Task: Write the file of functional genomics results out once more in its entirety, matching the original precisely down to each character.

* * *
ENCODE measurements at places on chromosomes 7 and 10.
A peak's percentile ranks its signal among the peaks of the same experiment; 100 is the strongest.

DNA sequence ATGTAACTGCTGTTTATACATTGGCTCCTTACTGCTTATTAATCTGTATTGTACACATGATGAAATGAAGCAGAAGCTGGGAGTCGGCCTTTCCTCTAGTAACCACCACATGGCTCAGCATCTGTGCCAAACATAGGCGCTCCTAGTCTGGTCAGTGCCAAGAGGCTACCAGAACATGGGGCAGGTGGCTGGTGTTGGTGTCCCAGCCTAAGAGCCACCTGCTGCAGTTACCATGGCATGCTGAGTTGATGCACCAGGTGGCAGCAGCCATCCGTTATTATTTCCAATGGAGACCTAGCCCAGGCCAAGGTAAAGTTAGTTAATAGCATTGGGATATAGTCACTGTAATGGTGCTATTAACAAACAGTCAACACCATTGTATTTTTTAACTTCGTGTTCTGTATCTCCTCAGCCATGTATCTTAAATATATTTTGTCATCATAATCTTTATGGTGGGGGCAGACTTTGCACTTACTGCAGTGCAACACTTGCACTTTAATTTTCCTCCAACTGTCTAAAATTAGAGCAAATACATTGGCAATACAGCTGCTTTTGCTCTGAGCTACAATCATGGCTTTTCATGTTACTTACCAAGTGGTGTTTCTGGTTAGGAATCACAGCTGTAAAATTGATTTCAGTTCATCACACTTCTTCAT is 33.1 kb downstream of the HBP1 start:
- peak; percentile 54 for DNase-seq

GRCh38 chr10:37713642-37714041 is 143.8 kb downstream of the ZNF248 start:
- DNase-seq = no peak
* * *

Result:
ENCODE measurements at places on chromosomes 7 and 10.
A peak's percentile ranks its signal among the peaks of the same experiment; 100 is the strongest.

DNA sequence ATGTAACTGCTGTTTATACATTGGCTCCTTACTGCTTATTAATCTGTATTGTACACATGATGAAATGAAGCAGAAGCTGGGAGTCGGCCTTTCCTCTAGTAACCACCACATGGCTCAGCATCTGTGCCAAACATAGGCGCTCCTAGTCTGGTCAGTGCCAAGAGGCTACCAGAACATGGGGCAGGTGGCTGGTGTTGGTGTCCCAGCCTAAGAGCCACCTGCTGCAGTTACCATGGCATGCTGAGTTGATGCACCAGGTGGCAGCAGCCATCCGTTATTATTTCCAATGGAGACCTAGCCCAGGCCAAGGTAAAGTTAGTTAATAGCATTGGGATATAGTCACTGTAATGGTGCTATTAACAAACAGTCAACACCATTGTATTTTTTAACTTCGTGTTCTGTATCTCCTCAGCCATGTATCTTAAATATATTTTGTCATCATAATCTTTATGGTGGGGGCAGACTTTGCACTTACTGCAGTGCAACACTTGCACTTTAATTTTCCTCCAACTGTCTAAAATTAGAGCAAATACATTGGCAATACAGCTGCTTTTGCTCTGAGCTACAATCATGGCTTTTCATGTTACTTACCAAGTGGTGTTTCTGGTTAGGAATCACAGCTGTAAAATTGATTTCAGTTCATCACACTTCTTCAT is 33.1 kb downstream of the HBP1 start:
- peak; percentile 54 for DNase-seq

GRCh38 chr10:37713642-37714041 is 143.8 kb downstream of the ZNF248 start:
- DNase-seq = no peak